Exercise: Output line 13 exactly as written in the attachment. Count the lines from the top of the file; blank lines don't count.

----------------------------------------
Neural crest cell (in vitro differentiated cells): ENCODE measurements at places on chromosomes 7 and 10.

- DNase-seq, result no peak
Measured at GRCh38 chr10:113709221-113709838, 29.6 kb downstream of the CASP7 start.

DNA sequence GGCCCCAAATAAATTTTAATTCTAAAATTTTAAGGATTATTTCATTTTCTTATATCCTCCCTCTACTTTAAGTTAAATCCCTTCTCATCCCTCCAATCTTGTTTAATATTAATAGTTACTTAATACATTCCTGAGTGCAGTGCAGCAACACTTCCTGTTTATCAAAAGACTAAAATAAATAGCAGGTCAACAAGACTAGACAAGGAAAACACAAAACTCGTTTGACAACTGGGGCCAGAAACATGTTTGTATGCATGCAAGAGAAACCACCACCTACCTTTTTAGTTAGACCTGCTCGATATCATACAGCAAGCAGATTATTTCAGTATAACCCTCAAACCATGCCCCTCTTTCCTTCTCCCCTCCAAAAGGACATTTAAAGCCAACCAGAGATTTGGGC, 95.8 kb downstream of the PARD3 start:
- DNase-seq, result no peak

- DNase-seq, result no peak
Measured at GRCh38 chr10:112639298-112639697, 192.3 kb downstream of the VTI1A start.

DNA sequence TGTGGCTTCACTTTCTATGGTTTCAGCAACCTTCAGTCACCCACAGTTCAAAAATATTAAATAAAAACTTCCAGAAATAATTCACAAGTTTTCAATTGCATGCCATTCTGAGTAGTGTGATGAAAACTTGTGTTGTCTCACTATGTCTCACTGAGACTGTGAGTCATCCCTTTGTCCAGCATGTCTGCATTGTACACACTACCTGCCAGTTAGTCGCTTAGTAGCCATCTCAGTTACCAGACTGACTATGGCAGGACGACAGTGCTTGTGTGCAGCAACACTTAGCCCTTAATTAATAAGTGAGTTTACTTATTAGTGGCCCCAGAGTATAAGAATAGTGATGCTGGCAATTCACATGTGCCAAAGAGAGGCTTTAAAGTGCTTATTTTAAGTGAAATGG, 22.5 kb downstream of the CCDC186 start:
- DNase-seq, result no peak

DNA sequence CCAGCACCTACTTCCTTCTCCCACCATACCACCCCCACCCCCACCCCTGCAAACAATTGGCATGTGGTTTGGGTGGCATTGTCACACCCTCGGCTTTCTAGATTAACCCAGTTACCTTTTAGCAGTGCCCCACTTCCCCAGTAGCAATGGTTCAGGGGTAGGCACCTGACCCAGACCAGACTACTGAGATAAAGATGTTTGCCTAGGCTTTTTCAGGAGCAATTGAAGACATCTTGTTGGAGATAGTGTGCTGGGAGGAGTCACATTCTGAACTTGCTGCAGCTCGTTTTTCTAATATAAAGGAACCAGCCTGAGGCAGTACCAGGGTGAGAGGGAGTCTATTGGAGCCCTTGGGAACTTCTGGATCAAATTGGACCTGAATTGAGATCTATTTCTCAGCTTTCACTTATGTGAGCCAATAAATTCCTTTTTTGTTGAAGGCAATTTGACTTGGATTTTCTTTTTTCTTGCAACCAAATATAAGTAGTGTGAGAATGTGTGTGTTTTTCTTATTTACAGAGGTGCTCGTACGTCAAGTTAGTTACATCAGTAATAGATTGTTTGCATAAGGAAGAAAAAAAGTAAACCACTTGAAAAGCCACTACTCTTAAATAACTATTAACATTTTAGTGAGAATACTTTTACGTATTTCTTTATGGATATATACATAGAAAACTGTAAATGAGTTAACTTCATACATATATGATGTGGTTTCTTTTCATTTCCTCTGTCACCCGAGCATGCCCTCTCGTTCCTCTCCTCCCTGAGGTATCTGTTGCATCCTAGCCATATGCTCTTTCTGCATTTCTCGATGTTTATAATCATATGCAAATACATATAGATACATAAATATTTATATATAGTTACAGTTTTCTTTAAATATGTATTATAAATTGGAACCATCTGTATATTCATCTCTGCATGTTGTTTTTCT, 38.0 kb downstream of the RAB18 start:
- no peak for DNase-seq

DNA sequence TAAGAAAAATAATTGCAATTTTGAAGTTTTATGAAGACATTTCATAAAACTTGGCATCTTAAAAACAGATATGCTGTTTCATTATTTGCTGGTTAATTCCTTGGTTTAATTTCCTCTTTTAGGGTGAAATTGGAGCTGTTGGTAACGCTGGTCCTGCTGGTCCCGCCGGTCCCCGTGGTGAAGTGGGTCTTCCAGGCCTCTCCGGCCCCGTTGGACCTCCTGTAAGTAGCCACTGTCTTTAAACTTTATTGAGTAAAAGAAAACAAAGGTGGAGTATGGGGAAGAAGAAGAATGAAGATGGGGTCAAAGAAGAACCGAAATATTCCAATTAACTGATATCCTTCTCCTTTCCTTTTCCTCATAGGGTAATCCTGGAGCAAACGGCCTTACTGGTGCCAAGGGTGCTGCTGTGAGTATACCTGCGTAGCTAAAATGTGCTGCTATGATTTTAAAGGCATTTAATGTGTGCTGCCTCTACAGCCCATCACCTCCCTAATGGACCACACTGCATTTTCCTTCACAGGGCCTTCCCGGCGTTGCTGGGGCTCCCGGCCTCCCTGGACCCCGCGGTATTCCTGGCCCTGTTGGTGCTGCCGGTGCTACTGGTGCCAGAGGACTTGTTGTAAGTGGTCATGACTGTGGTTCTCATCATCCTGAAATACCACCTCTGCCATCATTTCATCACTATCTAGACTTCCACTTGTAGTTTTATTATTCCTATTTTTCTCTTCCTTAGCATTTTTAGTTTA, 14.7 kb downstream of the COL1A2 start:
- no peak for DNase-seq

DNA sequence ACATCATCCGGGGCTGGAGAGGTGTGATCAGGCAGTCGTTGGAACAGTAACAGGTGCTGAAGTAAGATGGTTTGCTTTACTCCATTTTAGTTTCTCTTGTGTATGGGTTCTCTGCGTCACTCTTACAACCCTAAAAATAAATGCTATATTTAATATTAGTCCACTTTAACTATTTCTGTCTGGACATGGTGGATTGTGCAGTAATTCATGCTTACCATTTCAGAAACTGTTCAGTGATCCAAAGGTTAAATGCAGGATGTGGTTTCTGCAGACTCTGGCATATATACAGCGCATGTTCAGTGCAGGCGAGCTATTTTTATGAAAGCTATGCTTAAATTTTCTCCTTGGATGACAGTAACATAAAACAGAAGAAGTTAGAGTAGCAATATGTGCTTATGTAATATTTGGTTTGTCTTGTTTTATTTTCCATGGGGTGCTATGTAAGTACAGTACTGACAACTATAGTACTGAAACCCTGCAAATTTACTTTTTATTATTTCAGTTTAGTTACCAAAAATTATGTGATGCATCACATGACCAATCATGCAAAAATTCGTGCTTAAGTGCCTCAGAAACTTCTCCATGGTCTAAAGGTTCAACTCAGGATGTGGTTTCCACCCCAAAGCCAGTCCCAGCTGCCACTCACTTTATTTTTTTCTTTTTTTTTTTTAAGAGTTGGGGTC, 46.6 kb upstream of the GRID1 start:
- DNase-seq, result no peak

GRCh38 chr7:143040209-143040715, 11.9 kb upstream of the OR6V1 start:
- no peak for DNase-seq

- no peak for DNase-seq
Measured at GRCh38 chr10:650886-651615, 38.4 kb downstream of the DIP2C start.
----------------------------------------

- no peak for DNase-seq